Place Histories

Birthplace Pedigree Chart

I saw several of these charts posted on blogs and Facebook, which come from an original post by J. Paul Hawthorne.  So I decided to follow suit and have created birthplace charts for both myself and my husband.

I went to seven generations (including myself and my husband).  It was really interesting to me to look at the data in this way because it really confirmed for me some key things…

  1. My family has been in the United States for many generations, pretty consistently across the various branches of the family.
  2. My husband’s family has much more recent immigrant roots on his mother’s side of the family.
  3. I have more research to do to find the roots of my mother’s family.
  4. I have more research to do on my husband’s father’s side of the family – there are a lot of missing information about that branch of the family.
  5. My father’s family is pretty much Irish and German immigrants to the New York area (mostly Brooklyn).  Very strong roots in that region.
  6. My mother’s family is primarily from Georgia and Mississippi, with a little migration from Virginia and South Carolina.
  7. My husband’s mother’s family were all Polish immigrants (even though the birthplaces are variously Poland, Prussia and Germany).  I find it an intriguing example of how much the history of Poland has been dictated by the political history of Europe as a whole.
  8. My husband’s father’s family moved around a lot and their roots are largely unknown… They were primarily in the midwest (Missouri/Oklahoma), but it looks like if we go back a little farther, there may be more roots in the area of Illinois/Ohio/Pennsylvania.  They were definitely the more migratory of all the branches of our families.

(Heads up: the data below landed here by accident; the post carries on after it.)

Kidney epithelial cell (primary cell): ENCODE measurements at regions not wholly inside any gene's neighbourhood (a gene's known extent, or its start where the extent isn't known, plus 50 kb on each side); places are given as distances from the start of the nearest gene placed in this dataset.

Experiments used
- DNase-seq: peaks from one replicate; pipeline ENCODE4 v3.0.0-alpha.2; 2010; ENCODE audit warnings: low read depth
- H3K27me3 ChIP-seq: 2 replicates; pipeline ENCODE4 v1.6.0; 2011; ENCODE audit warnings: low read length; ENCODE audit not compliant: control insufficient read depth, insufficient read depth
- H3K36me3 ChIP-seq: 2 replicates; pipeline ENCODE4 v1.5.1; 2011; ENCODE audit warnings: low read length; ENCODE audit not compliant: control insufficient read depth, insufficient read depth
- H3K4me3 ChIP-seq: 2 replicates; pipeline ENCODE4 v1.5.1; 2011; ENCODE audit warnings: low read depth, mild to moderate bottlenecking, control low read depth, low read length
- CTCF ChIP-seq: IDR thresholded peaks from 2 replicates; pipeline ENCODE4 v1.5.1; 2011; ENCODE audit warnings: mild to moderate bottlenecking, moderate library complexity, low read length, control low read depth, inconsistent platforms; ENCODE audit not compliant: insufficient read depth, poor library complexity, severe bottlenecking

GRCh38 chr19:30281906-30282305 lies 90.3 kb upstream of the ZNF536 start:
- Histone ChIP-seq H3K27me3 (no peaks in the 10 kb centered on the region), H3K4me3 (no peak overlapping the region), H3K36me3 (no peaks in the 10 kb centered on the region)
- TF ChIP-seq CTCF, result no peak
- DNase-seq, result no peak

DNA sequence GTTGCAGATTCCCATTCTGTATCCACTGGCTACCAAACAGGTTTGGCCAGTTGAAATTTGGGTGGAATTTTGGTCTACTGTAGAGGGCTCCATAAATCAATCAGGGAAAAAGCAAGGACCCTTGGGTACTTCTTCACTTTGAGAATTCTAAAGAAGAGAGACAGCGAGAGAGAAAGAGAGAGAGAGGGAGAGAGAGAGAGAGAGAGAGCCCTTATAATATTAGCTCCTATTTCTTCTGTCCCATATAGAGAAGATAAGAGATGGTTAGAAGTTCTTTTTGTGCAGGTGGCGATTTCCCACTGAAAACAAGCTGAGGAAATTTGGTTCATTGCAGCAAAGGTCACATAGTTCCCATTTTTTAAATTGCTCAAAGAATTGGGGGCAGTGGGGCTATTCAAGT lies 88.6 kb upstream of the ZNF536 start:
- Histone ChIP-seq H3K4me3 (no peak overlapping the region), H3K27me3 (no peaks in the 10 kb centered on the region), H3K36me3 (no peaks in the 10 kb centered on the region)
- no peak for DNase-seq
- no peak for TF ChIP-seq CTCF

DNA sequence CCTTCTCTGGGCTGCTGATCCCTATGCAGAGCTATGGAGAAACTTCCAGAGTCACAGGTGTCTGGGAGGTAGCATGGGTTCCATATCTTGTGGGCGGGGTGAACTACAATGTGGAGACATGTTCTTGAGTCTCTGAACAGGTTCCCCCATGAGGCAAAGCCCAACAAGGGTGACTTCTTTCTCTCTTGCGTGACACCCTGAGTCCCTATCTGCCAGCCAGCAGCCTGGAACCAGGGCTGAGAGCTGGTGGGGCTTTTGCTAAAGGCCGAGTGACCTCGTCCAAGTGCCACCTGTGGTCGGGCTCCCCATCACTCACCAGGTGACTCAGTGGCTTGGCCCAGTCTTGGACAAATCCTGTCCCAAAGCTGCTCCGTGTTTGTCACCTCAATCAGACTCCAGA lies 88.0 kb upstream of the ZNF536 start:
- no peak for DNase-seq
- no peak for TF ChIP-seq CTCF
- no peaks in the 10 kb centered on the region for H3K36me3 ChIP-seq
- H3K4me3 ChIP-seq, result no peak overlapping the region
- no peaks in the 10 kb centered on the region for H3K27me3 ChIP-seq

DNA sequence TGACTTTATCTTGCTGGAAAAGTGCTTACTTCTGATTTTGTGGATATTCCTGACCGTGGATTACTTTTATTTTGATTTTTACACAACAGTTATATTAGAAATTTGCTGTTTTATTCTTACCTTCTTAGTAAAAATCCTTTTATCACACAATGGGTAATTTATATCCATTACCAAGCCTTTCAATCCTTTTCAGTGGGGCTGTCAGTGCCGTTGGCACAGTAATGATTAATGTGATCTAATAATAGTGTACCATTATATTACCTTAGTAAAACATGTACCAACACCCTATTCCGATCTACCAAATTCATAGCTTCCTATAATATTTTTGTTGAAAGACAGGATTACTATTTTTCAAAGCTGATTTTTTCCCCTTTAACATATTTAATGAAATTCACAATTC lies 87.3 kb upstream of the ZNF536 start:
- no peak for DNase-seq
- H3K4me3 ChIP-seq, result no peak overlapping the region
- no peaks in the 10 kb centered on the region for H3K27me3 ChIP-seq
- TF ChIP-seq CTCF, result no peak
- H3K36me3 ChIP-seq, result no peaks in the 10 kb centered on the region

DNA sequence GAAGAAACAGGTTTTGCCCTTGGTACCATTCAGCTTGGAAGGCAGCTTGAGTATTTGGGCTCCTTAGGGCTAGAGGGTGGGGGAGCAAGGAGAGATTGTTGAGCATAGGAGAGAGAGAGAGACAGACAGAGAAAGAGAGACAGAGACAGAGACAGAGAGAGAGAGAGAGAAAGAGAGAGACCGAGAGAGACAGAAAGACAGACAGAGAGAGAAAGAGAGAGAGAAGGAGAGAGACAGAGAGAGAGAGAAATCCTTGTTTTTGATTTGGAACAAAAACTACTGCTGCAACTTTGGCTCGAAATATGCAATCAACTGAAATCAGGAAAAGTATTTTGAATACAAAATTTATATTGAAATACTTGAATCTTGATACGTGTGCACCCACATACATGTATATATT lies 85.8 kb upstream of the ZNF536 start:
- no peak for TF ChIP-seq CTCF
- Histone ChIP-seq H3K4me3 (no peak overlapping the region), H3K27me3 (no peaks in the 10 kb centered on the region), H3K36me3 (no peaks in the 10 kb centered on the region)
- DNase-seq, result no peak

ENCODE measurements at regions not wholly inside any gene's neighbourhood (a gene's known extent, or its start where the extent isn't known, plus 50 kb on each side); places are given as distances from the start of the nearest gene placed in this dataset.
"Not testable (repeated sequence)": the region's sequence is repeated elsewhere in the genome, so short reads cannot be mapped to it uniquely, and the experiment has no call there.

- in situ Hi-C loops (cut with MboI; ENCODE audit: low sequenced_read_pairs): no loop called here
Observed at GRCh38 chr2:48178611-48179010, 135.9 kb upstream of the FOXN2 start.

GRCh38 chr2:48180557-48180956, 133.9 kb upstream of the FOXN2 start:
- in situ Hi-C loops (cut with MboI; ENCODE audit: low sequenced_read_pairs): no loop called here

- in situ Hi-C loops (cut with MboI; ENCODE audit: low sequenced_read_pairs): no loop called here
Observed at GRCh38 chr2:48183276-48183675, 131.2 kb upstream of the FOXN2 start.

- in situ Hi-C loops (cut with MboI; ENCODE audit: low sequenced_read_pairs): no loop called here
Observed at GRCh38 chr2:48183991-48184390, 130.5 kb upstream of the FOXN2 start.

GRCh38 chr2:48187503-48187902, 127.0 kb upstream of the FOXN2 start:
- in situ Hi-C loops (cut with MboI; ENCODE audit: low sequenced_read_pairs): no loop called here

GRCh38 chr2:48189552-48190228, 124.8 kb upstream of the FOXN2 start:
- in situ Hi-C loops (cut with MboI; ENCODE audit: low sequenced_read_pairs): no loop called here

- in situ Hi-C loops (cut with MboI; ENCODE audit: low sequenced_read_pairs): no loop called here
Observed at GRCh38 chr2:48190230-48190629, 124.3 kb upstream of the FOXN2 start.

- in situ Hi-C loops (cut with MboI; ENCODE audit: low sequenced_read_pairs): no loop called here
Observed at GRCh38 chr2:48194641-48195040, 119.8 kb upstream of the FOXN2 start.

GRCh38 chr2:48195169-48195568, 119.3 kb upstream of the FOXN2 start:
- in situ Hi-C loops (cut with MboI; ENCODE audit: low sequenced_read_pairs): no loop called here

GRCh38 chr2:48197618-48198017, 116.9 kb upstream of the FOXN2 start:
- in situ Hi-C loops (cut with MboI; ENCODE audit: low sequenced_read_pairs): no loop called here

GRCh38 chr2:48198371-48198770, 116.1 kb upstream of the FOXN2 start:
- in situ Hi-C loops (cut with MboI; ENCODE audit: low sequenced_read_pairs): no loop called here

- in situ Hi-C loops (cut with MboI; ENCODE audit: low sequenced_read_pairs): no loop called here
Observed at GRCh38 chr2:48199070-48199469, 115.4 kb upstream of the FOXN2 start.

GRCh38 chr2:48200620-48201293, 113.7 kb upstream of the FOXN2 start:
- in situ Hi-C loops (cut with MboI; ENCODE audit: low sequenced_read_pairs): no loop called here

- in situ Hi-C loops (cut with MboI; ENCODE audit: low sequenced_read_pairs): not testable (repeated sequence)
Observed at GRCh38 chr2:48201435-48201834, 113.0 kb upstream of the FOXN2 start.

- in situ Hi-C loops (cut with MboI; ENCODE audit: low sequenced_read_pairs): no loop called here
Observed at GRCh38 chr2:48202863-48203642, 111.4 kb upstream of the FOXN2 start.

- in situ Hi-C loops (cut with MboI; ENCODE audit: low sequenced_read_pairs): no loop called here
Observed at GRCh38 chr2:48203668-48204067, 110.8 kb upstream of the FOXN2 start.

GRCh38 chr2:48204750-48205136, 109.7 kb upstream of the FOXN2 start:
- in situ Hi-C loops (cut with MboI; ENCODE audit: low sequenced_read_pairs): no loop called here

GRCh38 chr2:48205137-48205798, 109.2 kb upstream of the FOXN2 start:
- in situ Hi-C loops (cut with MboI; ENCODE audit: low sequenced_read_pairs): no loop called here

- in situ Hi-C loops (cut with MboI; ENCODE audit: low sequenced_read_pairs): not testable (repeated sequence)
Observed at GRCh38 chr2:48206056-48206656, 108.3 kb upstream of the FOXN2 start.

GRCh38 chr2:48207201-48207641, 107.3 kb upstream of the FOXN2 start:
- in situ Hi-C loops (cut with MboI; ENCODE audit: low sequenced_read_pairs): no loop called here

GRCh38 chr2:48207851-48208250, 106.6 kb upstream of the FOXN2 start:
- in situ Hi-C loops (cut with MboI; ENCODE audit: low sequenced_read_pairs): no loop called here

My chart:

My Birthplace Pedigree Chart

My Birthplace Pedigree Chart


My husband’s chart:

His Birthplace Pedigree

His Birthplace Pedigree

Ancestral Homeland – Winschoten, Groningen, Netherlands

The Noteboom family moved to Winschoten, Groningen, Netherlands from Emden, Lower Saxony, Germany in 1843.1

Winschoten is located in the northeast of the Netherlands, near the River Eems and the border with Germany.

Winschoten, Netherlands

Winschoten, Netherlands, Map Data ©2016 Google

It became a city in 1825, being granted its city rights.  The town was once populated with 13 mills, earning it the nickname “Molenstad” or “Milltown”.  Three of those mills still remain today:

  • Molen Berg, built in 1854.  Originally designed to grind corn.
  • Dijkstra Molen, built in 1862.
  • Molen Edens, built in 1763.  It is the oldest mill in Groningen.

Molen Edens

Molens Edens. Michel Dellebeke [GFDL ( or CC BY-SA 3.0 (], via Wikimedia Commons

The Dutch Reformed church, which is the one my family most likely attended, is located on the Marketplein.

Dutch Reform Church, Marktplein

Dutch Reform Church, Marktplein, Rijksdienst voor het Cultureel Erfgoed [CC BY-SA 3.0 nl (], via Wikimedia Commons

Residents of Winschoten have a funny nickname – they are often called “tellerlikker”, which means one who licks their plate clean.  They have a reputation for eating their meals with great gusto.2


Tellerlikkers, By Gerardus (Own work) [Public domain], via Wikimedia Commons


  1.  Lamoraal Noteboom, “Genealogy of Sije Sjoukes,” p. 4; report to Larisa Thomas, [STREET ADDRESS FOR PRIVATE USE,] Novato, California, 18 Dec 1908, rev. 1996-1998; photocopy held by Peggy McKnight Weymer, [ADDRESS FOR PRIVATE USE]. Rec. Date: 20 Sep 2015.  Cit. Date: 20 Sep 2015; Revised by Wouter Antoon Noteboom, Antoon Noteboom and Johanna Lodewijks-Dusseljee. 
  2. “Winschoten,” Wikipedia, The Free Encyclopedia, Accessed: 5 Jan 2016. 

Abraham & Strauss Department Store, Brooklyn, NY